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Duly Noted

Monday, Apr 2, 2012, 9:09 am

‘Women As Livestock’ Bill Passes in Georgia

By Lindsay Beyerstein

Georgia's state flag: "A man with sword drawn is defending the Constitution, whose principles are wisdom, justice and moderation." Oh, the irony.   50States.com.

The Georgia abortion ban is on its way to the governor's desk, Lauren Barbato reports for the Ms. Magazine blog:

After an emotional 14-hour workday that included fist-fights between lobbyists and a walk-out by women Democrats, the Georgia House passed a Senate-approved bill Thursday night that criminalizes abortion after 20 weeks.

The bill, which does not contain rape or incest exemptions, is expected to receive a signature from Republican Gov. Nathan Deal.

Commonly referred to as the “fetal pain bill” by Georgian Republicans and as the “women as livestock bill” by everyone else, HB 954 garnered national attention this month when state Rep. Terry England (R-Auburn) compared pregnant women carrying stillborn fetuses to the cows and pigs on his farm. According to Rep. England and his warped thought process, if farmers have to “deliver calves, dead or alive,” then a woman carrying a dead fetus, or one not expected to survive, should have to carry it to term.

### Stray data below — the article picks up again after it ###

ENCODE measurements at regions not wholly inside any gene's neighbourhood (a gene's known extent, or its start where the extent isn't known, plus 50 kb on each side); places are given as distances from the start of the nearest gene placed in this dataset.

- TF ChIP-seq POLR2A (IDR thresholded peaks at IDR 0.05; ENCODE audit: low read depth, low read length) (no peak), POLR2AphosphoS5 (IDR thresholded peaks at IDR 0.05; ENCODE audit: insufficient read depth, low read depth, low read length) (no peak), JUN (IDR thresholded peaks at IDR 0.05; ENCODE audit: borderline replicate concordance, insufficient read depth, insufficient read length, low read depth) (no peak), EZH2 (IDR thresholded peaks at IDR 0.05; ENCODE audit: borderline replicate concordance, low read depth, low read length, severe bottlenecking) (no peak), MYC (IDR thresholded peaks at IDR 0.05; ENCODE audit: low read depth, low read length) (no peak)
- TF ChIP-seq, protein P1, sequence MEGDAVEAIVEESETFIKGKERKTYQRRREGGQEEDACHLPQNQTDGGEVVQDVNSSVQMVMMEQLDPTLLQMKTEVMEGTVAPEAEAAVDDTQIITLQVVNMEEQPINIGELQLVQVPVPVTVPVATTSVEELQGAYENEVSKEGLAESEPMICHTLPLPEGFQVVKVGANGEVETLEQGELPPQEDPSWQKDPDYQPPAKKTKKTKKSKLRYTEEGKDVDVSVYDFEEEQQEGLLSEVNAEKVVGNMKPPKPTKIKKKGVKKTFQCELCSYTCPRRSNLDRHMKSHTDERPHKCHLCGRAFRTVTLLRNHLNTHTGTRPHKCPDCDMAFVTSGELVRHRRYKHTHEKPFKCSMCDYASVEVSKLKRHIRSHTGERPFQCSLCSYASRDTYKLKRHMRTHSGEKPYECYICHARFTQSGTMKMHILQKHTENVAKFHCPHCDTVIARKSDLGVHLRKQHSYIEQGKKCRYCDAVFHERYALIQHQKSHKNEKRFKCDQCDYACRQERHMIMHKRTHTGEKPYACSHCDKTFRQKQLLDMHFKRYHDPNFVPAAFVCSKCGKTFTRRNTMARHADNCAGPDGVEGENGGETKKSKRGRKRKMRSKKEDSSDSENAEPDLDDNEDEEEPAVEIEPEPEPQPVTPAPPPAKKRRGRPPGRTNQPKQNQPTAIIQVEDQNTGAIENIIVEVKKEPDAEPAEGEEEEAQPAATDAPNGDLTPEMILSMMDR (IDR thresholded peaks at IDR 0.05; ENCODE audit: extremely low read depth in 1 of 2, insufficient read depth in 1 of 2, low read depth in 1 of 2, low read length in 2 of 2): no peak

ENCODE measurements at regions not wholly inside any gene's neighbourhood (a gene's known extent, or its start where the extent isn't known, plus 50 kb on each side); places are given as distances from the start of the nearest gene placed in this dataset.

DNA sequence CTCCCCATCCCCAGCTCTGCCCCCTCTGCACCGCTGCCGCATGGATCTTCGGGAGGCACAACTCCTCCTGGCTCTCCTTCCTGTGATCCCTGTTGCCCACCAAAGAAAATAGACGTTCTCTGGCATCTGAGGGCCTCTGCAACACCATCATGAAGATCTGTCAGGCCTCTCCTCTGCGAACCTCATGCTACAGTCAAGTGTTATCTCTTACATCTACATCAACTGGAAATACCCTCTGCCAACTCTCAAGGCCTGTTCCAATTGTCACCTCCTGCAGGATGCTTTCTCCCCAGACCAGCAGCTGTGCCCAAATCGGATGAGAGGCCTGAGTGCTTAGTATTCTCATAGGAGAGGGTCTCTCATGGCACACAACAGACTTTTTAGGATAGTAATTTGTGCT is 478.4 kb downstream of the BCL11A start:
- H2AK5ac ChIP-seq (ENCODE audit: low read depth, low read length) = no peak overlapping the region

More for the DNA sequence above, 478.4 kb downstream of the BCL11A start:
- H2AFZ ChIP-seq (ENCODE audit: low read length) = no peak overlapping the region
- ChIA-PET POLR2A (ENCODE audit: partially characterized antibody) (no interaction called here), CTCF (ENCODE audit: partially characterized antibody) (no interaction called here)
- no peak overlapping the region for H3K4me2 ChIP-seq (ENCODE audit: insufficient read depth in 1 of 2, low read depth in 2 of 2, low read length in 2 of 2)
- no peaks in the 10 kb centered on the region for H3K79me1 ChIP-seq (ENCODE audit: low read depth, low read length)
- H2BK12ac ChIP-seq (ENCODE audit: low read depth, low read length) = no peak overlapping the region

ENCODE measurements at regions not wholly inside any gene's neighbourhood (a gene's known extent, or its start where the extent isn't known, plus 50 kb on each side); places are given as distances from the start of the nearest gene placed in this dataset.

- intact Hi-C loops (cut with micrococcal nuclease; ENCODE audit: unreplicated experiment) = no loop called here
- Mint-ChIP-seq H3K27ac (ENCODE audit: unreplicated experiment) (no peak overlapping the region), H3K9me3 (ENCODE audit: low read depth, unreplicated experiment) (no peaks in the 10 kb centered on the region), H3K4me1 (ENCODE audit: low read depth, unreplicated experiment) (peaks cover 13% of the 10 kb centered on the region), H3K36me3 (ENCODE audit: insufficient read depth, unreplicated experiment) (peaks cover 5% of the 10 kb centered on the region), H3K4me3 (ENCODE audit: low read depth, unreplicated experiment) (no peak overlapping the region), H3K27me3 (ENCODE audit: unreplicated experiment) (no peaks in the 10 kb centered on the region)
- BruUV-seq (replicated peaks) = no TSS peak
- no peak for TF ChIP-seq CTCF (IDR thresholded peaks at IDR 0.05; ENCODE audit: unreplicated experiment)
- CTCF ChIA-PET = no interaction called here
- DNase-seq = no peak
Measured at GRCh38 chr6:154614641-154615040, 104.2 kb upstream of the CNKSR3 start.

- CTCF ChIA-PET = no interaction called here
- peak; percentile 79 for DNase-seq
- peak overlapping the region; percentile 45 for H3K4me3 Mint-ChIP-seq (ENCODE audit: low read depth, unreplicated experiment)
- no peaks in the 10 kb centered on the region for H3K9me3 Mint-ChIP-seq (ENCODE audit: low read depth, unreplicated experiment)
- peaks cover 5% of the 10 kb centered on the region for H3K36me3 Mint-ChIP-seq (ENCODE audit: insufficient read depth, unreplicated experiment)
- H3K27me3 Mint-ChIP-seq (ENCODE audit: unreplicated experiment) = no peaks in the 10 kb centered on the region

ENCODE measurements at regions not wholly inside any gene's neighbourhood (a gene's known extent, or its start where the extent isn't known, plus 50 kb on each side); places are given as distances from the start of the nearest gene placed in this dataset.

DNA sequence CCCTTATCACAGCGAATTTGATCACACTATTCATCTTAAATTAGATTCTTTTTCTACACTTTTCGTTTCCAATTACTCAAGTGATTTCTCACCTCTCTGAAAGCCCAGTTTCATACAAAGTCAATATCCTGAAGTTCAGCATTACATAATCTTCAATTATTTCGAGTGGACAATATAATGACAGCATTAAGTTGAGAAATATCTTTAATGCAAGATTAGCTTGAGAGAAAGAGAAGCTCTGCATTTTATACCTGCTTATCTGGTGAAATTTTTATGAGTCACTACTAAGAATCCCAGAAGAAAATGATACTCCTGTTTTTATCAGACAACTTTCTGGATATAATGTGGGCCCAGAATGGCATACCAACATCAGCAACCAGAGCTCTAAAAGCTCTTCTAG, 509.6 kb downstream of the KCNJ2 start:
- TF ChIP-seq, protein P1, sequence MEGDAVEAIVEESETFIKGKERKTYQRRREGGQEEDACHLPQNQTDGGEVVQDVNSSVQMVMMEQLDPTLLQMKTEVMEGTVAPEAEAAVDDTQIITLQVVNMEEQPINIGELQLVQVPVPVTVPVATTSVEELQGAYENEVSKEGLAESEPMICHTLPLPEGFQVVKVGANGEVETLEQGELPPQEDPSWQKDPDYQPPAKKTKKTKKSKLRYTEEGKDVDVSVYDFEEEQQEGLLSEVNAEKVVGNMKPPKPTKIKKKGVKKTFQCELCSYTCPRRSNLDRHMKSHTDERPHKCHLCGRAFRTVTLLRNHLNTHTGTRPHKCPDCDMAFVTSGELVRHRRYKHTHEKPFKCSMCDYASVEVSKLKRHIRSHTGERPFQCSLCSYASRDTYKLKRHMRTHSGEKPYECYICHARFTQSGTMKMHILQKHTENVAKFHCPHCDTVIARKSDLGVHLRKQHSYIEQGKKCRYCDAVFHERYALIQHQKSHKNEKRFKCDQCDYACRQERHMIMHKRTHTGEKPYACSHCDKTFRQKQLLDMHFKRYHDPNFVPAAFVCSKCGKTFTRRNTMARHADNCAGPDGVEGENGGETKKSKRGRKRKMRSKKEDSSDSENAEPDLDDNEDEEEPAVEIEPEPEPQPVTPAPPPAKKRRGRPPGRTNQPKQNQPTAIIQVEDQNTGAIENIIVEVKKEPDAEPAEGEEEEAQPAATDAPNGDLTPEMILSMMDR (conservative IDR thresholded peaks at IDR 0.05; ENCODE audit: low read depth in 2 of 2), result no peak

The bill as first proposed outlawed all abortions after 20 weeks under all circumstances. After negotiations with the Senate, the House passed a revised HB 954 that makes an exemption for “medically futile” pregnancies or those in which the woman’s life or health is threatened.

Roe guarantees a woman's constitutional right to an abortion up to 24 weeks, but Georgia legislators don't care. The constitution doesn't cover livestock. 

Lindsay Beyerstein is an award-winning investigative journalist and In These Times staff writer who writes the blog Duly Noted. Her stories have appeared in Newsweek, Salon, Slate, The Nation, Ms. Magazine, and other publications. Her photographs have been published in the Wall Street Journal and the New York Times' City Room. She also blogs at The Hillman Blog (http://www.hillmanfoundation.org/hillmanblog), a publication of the Sidney Hillman Foundation, a non-profit that honors journalism in the public interest.

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